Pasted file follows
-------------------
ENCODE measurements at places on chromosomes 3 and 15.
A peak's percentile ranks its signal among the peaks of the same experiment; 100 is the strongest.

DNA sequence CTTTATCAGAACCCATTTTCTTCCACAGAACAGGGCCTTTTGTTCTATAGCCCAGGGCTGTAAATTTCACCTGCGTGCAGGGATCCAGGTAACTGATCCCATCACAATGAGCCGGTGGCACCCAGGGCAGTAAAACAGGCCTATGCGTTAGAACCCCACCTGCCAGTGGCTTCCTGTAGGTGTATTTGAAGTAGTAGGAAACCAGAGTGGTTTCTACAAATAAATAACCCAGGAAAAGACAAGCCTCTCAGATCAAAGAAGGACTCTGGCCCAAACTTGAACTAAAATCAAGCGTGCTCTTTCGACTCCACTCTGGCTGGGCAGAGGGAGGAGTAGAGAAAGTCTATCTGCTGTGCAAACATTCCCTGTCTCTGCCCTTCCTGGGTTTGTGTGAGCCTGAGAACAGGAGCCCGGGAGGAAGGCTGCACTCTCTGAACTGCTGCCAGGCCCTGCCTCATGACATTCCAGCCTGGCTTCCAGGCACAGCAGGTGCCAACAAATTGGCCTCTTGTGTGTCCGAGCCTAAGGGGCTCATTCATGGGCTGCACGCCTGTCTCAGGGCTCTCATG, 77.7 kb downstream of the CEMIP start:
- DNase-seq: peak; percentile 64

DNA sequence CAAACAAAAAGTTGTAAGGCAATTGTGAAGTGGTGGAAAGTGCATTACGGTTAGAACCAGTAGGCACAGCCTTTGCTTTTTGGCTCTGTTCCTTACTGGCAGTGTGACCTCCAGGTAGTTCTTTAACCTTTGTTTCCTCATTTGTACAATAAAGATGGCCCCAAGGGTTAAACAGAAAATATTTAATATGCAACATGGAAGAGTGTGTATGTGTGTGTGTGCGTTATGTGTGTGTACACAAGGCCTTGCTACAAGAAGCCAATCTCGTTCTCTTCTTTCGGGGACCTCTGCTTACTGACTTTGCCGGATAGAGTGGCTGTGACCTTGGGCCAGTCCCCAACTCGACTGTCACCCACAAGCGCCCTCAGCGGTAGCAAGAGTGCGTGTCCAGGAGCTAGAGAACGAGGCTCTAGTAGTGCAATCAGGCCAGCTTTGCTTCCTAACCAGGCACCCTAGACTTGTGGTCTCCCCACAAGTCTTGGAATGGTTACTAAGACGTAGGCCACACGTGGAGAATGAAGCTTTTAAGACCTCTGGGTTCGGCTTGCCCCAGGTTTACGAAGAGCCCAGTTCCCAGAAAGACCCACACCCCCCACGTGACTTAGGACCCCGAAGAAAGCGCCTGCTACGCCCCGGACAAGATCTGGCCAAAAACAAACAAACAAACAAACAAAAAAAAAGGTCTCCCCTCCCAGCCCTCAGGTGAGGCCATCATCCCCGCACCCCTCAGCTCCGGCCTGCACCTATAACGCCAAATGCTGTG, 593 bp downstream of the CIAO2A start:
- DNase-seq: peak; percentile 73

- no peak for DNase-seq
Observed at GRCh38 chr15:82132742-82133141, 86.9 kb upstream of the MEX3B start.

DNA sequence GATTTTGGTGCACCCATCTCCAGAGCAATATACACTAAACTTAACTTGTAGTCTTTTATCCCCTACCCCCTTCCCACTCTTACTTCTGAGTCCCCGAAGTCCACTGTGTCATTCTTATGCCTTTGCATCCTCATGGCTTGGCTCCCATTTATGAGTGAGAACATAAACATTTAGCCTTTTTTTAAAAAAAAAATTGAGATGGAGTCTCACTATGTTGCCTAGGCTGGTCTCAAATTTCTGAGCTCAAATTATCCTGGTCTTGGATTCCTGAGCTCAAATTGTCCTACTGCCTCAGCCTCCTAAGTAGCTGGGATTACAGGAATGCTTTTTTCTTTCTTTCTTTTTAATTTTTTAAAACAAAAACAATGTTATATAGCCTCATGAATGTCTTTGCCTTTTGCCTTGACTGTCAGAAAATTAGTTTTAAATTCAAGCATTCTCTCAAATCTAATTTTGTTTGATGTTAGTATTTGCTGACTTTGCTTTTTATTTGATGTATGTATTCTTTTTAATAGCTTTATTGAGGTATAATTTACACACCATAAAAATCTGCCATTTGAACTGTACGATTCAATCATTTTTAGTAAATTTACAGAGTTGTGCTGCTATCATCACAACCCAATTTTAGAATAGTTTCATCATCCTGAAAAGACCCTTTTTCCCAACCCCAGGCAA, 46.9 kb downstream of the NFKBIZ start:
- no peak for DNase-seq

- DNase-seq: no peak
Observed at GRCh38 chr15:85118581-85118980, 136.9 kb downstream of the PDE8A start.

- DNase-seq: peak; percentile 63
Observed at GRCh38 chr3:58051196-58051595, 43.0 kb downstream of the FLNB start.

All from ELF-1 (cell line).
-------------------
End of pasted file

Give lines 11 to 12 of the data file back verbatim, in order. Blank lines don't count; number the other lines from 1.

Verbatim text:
- DNase-seq: no peak
Observed at GRCh38 chr15:85118581-85118980, 136.9 kb downstream of the PDE8A start.